• The NBA finally got what it wanted: a bland Gilbert Arenas. Yes, what he did last year could be at best called juvenile and at worst indicative of the kind of immaturity that will never allow him to be anything more than a sideshow. Still, did we want this? A castrated (admittedly, nicely bearded) version of our beloved Agent Zero, one of basketball’s last great weirdos? If his game finds a way to blend with the paradigm shift that is John Wall, this may all blow over as Gil glides into the role of the trusted veteran. But we’ll always remember his crazy blogs, nonsensical nicknames and perfect blend of vengeance and aloofness, and we’ll fret over what we did to something so great.
  • Houston has been known in recent years as a team both willing to and capable of taking a charge. In fact, the team led then league in drawing offensive fouls last year, with new addition Jared Jeffries being the best guy at falling down when hit in the league. Once again, Jason Friedman wonders if such necessity-driven small-ball defense will last into this year: “It’s also a case study in knowing one’s own strengths and weaknesses. If you’re Dwight Howard, no question, you need to be leaping tall buildings in a single bound and attempting to swat as many shots as possible (though try keeping more of them in play, please). If you’re Shane Battier, a player actually gifted in both disciplines (Battier has averaged exactly one blocked shot per game during his 9 years in the league), then you rely on your skill, savvy and split-second decision making when determining whether a block or charge is the better play. And for the ground-bound, like Luis Scola, drawing a charge can be the great equalizer. ’I’m not a good shot blocker,’ says Scola, ‘So that’s what I try to do to compensate. It’s just about trying to do what you do best and trying to do what’s productive for you.’… That’s not to say charges drawn will lessen in significance this season; Head Coach Rick Adelman and his players insist it will continue to play a pivotal role in the team’s defensive strategies. It simply means the Rockets should be a more versatile defensive team this time around – welcome news for a club desperate to return to its dominant defensive roots.”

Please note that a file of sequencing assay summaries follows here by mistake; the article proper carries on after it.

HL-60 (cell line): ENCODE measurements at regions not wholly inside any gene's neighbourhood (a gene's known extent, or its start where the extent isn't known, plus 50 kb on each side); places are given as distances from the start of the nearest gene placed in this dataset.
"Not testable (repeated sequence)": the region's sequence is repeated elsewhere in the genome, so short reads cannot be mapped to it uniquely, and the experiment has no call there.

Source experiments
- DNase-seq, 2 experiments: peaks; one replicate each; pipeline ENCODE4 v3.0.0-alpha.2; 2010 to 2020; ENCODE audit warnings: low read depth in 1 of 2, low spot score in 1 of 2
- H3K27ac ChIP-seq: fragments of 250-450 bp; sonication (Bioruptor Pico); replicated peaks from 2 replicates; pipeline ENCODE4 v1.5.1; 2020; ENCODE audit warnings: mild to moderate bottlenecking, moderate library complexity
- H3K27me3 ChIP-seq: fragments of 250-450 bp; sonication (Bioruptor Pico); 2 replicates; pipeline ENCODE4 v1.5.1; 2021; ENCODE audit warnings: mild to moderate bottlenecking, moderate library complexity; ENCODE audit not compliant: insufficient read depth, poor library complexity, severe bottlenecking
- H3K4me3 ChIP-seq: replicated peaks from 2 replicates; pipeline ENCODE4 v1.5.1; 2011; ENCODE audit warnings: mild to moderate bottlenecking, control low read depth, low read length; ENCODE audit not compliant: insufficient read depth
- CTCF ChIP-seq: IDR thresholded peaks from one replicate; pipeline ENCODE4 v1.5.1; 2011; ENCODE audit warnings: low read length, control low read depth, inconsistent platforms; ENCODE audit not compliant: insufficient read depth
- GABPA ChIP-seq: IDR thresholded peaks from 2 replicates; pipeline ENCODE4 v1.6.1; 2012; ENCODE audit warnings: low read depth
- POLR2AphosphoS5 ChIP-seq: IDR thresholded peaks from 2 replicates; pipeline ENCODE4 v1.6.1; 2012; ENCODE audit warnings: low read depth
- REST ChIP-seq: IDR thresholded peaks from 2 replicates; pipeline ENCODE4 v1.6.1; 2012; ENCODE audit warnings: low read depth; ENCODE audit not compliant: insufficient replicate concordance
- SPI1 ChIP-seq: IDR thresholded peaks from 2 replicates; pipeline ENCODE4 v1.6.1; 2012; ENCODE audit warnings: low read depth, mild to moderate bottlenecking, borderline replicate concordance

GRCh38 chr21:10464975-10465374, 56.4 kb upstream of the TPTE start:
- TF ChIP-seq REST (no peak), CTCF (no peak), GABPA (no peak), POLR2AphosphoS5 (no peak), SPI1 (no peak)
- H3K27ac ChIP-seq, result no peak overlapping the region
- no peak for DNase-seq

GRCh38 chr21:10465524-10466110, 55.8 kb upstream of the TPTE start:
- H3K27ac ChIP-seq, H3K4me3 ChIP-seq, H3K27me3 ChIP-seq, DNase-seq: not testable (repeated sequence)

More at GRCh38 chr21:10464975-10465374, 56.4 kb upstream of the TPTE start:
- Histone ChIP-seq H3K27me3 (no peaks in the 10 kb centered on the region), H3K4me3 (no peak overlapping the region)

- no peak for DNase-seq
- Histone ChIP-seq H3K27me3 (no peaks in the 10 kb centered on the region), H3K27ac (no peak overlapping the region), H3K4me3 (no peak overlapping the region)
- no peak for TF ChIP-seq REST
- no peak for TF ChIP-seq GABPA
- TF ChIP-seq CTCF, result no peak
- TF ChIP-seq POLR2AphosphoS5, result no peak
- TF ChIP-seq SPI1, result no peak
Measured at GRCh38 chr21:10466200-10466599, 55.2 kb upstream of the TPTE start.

• As great as Sebastian Pruiti’s NBA Playbook blog is, its tips generally can not be implemented in any kind of tangible way unless the reader happens to possess a 40-inch-vertical or can run the length of a basketball court in four strides. Well, now there is something we can all improve without hurting ourselves: free throw shooting! It’s a credit to Pruiti how captivating the real-time free throws taken by four experts (Steve Nash, Ray Allen, Dirk Nowitzki, Chauncey Billups) are after reading the entire post. Those guys are really, really good at taking those.
  • After all of that, somehow this is the weirdest thing that happened at media day. But looking at it, could it be anything else?

This entry was posted in Rockets Daily. Bookmark the permalink. Post a comment or leave a trackback: Trackback URL.
Read previous post:
Rockets Daily: Monday, September 27th, 2010
NY Daily News: Rockets considering helping Knicks land ‘Melo?
Rockets Daily: Friday, September 24th, 2010